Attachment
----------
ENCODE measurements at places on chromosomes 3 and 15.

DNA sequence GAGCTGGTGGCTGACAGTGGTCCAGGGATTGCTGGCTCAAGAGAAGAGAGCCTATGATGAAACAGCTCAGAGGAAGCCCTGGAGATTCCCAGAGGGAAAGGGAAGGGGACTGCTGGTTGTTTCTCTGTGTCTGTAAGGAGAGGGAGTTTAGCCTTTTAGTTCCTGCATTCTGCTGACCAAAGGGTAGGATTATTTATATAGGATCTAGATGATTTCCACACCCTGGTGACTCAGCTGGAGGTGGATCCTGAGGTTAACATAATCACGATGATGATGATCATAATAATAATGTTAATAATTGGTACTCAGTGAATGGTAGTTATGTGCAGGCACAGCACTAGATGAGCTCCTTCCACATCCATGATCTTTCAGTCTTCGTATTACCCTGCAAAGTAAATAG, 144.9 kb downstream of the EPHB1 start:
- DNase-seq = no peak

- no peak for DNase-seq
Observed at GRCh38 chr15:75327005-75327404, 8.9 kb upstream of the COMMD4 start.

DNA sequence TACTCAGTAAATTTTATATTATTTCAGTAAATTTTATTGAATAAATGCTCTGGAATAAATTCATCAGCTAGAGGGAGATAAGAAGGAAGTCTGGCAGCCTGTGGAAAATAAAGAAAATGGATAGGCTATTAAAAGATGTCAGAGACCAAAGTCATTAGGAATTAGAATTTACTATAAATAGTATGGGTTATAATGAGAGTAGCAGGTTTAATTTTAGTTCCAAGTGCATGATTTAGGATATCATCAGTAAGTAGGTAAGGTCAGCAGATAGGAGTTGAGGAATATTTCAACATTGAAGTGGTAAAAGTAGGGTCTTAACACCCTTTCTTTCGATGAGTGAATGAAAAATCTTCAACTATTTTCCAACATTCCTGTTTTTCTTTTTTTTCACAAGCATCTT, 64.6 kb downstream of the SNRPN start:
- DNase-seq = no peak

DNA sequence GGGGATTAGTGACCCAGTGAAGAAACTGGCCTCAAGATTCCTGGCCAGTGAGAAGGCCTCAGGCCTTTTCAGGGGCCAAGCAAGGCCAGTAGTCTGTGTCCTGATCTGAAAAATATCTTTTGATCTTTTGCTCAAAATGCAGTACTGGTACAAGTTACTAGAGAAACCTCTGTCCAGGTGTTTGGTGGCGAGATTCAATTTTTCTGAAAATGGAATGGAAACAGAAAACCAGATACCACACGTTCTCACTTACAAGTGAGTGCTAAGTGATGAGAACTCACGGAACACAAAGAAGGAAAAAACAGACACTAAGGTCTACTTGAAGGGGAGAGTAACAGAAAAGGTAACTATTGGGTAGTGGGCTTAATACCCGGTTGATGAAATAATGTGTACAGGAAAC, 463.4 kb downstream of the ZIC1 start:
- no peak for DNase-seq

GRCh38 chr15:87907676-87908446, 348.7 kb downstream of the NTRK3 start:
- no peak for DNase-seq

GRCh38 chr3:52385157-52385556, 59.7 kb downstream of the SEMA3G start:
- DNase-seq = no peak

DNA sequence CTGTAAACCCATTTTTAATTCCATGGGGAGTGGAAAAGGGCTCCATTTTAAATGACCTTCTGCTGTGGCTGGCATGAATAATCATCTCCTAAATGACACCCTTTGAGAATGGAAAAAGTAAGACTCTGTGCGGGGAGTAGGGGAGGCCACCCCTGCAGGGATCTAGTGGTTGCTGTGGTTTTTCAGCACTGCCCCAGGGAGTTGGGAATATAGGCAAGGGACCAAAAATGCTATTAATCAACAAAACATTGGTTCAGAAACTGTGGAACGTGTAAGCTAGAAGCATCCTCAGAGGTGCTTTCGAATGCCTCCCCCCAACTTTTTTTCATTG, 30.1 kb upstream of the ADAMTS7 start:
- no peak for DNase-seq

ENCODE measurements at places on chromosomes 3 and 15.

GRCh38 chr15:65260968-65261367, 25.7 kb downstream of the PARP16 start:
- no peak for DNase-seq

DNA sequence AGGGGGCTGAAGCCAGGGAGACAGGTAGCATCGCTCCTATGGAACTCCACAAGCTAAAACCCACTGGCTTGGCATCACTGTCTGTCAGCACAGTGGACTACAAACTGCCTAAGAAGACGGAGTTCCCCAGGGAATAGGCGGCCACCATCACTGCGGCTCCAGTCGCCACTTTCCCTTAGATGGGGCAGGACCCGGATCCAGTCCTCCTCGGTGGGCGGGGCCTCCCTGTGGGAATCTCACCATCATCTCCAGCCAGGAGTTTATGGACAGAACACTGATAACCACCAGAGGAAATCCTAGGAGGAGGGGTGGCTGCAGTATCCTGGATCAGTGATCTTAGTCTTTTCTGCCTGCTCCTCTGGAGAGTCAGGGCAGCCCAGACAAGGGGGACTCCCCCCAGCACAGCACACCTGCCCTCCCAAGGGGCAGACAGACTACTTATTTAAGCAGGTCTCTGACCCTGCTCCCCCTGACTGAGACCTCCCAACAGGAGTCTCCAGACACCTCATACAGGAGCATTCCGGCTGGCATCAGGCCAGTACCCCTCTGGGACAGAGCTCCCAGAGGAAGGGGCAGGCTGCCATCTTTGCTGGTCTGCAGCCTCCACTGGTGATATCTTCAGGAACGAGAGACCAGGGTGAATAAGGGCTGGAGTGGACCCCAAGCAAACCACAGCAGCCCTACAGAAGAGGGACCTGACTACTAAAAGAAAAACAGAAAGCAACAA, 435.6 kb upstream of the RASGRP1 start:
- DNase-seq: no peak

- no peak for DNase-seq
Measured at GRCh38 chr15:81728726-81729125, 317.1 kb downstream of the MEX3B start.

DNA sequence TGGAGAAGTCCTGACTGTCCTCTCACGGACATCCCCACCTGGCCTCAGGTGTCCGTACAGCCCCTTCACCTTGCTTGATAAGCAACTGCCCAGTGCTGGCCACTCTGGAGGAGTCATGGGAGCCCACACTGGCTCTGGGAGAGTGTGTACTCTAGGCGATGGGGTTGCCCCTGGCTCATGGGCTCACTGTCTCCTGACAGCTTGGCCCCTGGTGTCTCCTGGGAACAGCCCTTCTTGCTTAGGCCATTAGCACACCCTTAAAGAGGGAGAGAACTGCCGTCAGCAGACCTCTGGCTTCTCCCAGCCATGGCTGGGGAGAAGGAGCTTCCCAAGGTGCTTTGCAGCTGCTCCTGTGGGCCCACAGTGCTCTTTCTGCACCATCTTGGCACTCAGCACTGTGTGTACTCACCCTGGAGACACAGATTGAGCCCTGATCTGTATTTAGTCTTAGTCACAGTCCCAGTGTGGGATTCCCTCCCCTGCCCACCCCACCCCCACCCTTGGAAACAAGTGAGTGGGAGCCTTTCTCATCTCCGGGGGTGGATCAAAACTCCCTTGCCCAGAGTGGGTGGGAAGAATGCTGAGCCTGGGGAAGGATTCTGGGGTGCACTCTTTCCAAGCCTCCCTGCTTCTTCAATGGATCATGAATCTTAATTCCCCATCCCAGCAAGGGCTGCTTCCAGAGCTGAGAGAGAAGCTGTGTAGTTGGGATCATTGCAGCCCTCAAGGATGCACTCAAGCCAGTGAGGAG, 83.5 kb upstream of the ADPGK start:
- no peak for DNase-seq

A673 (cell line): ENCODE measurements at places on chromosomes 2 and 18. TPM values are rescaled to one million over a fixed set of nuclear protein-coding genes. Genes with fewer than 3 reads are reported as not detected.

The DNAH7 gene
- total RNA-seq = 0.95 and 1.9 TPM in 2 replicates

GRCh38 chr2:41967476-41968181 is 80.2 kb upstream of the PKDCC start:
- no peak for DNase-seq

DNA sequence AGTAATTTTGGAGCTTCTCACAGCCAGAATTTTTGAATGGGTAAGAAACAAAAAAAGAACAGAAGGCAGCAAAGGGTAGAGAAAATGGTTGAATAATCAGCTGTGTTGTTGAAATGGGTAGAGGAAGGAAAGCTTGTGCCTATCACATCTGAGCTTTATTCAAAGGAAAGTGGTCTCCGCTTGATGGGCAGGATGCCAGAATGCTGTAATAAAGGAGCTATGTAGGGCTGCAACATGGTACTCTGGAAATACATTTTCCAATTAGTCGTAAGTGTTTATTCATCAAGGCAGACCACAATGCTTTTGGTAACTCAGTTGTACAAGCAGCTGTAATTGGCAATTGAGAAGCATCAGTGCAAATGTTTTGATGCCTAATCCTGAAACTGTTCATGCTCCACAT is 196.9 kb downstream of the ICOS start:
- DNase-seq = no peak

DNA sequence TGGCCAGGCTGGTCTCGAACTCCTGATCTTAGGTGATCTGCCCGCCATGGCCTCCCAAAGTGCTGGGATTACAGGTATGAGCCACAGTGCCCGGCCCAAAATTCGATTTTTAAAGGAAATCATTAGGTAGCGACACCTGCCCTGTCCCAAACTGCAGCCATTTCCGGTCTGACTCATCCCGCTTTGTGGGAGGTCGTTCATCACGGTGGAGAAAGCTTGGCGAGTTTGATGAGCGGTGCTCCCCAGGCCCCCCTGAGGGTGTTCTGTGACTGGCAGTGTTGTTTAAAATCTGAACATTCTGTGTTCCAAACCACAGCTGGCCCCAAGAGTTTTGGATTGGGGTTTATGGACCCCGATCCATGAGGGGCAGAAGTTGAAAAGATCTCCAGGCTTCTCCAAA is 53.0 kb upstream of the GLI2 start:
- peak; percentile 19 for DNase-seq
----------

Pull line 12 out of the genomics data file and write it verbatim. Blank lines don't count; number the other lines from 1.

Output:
GRCh38 chr3:52385157-52385556, 59.7 kb downstream of the SEMA3G start: